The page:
U.S. refuses calls for immediate protection of North Atlantic right whales

U.S. refuses calls for immediate protection of North Atlantic right whales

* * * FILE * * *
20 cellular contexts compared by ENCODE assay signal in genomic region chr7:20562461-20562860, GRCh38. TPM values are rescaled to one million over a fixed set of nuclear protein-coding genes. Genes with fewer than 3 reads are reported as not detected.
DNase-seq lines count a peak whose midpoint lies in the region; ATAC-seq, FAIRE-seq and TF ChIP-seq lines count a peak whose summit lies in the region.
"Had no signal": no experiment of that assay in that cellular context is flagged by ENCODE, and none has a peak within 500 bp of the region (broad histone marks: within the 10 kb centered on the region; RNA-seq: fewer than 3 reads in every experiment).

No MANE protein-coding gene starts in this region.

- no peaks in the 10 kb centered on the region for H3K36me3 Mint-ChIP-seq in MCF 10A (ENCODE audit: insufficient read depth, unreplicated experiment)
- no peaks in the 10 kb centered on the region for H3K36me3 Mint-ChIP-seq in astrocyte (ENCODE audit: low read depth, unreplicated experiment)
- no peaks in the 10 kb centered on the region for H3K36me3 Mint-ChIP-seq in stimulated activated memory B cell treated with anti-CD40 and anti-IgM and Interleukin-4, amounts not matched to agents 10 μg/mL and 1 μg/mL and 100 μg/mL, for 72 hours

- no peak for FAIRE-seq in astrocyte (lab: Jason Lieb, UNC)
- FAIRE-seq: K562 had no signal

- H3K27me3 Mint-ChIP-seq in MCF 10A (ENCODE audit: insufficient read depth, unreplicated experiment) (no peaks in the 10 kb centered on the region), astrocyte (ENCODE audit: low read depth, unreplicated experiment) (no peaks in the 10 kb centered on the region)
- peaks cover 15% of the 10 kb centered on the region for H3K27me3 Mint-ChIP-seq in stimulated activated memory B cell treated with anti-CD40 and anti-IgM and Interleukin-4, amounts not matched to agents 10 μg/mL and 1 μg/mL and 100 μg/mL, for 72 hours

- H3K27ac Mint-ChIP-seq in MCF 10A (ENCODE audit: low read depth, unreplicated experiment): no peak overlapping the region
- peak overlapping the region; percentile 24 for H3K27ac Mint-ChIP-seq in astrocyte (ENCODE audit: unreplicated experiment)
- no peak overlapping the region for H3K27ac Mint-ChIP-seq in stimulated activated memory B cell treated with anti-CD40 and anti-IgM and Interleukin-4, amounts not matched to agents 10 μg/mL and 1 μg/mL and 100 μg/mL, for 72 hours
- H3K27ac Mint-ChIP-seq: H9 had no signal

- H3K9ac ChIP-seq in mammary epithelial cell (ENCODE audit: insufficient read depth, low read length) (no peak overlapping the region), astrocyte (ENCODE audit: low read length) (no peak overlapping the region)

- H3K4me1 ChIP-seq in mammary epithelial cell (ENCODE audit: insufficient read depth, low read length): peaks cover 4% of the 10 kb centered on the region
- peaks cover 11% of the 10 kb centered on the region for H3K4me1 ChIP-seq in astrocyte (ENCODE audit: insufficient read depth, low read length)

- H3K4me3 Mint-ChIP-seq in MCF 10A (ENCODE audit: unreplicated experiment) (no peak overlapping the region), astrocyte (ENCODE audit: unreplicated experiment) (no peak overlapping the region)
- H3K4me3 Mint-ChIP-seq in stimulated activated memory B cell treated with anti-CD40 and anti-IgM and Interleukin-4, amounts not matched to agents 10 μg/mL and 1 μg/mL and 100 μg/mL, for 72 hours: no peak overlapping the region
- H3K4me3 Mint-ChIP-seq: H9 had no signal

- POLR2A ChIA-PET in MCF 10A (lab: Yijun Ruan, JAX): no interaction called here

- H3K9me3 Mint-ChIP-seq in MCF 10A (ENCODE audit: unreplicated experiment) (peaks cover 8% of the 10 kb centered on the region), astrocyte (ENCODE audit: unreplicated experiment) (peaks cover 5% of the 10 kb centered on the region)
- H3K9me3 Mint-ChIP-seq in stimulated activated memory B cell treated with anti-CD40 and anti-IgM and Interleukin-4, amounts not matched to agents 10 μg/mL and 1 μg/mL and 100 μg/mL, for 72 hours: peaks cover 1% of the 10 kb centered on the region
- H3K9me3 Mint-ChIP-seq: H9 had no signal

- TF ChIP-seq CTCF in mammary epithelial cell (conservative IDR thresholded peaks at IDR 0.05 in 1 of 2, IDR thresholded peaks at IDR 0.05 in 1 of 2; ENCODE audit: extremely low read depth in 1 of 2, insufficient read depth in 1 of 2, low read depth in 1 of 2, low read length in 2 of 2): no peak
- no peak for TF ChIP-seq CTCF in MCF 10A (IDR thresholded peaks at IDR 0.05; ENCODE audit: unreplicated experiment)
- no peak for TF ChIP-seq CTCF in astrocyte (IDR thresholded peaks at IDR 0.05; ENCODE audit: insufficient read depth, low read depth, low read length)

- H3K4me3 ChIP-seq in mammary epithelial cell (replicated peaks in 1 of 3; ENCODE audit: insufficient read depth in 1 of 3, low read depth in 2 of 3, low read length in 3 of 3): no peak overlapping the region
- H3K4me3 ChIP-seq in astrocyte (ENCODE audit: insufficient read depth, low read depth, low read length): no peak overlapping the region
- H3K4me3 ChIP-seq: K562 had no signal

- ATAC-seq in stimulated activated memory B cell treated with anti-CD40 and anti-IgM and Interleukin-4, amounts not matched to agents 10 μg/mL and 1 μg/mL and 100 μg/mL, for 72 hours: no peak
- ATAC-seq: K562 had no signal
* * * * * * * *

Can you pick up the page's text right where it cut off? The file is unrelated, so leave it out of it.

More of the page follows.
The U.S. government has denied two petitions to immediately protect critically endangered North Atlantic right whales during the species’ calving season, raising concerns that this population of whales will continue to decline without intervention. There are currently about 340 of these whales left, making them one of the most threatened cetaceans in the world. The two petitions — one filed by a consortium of NGOs, including the Center for Biological Diversity, Conservation Law Foundation, Defenders of Wildlife, Whale and Dolphin Conservation (WDC), and the other by the NGO Oceana — asked the U.S. government to provide emergency protection for North Atlantic whales (Eubalaena glacialis). They called for three measures aimed to reduce vessel collision, a leading cause of death for these animals. The proposed rules included establishing speed limits for ships in designated coastal zones between North Carolina and Florida during the calving season; requiring speed reductions outside of these zones when a single whale or a mother-and-calf pair is spotted; and making such rules applicable for vessels 35 feet (about 11 meters) in length and longer. There are already some seasonal speed zones on the southeast U.S. coast, but experts say they’re not big enough to encompass the species’ entire range, especially as climate change alters the whales’ movements. Additionally, vessels don’t need to slow down outside these zones unless in the presence of three individual whales, and the current rules only apply to vessels larger than 65 feet, or about 20 meters. However, as experts point out, smaller…This article was originally published on Mongabay

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